Archbishop John Wester of Santa Fe, New Mexico, is seen during a virtual press conference Jan. 11 to discuss his pastoral letter on the growing need for nuclear arms disarmament. (CNS screengrab/YouTube, Archdiocese of Santa Fe)
We don't always hear about the boldness of some Catholic Bishops to draw us to the active nonviolence of Jesus. Yet, a steady, persistent pattern is emerging, especially with Santa Fe Archbishop John Wester's recent pastoral letter urging nuclear disarmament.
In the global Catholic community, we are amid a transformative pattern of reflection, call and praxis of nonviolence, as encouraged by Pope Francis.
This is significant because Catholic teaching has often reflected on peace, yet without a robust description and centering of active nonviolence. Thus, we have been limited in the formation of disciples and practical strategies to engage conflict constructively. In turn, the just war framework, first developed some 15 centuries ago, has lingered in official Catholic teaching and advocacy.
Key markers in the recent transformation include Francis' 2017 World Day of Peace message, "Nonviolence: a Style of Politics for Peace," and his 2020 encyclical Fratelli Tutti. In the latter, the pope weaves numerous threads of nonviolence, and proclaims: "We can no longer think of war as a solution."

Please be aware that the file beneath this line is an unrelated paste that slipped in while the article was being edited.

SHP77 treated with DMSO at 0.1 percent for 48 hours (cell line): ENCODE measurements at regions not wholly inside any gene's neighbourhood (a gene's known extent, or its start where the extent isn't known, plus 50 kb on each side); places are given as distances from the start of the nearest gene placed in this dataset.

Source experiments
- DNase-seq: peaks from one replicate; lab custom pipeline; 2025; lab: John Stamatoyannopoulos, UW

Remarkably, U.S. bishops have been increasingly participating in this paradigm shift. In April 2019, Chicago Cardinal Blase Cupich wrote a supportive letter for the "Path of Nonviolence" workshop at the Vatican, co-hosted by the Dicastery for Promoting Integral Human Development and Pax Christi International.
Cupich called on the church to "take a clear stand for active nonviolence and against all forms of violence," which he said includes "structural forms of violence" such as "military systems … racism and sexism." He also created a Violence Prevention Initiative in Chicago.
During an earlier Vatican conference in November 2017, San Diego Bishop Robert McElroy argued that the just war framework, long used by the church, has "become only a little bit less than a green light" for war. He said the church must "recognize the increasing incapacity of the just war tradition to be an effective constraint on warfare in the modern age."
Following Fratelli Tutti, McElroy told NCR: "It is hard not to conclude that the church is abandoning the just war framework and seeking to construct a new moral framework that has not yet emerged."
Beyond the Vatican, a range of U.S. bishops have taken part in or praised nonviolent actions in recent years.
Archbishop John Wester of Santa Fe, New Mexico, and Bishop John Stowe of Lexington, Kentucky, are seen in this composite photo. (CNS composite/photos by Bob Roller; Diocese of Lexington)
In February 2018, Baltimore Archbishop William Lori shared a pastoral letter, "The Enduring Power of Dr. Martin Luther King Jr.'s Principles of Nonviolence." That same month, Lexington, Kentucky Bishop John Stowe was present to bless participants in the Catholic Day of Action with Dreamers, which included a nonviolent civil disobedience action at the U.S. Capitol.
Six other prelates also formally supported the action from afar, including: Newark, New Jersey Cardinal Joseph Tobin, Indianapolis Archbishop Charles Thompson, St. Paul-Minneapolis Archbishop Bernard Hebda, McElroy, Wester, and Seattle Auxiliary Bishop Eusebio Elizondo.
Separately, Washington Cardinal Wilton Gregory has also referred to the value of nonviolent witness. And in September 2020, Little Rock, Arkansas Bishop Anthony Taylor argued for a shift away from the just war framework towards what is called a "just peace" framework.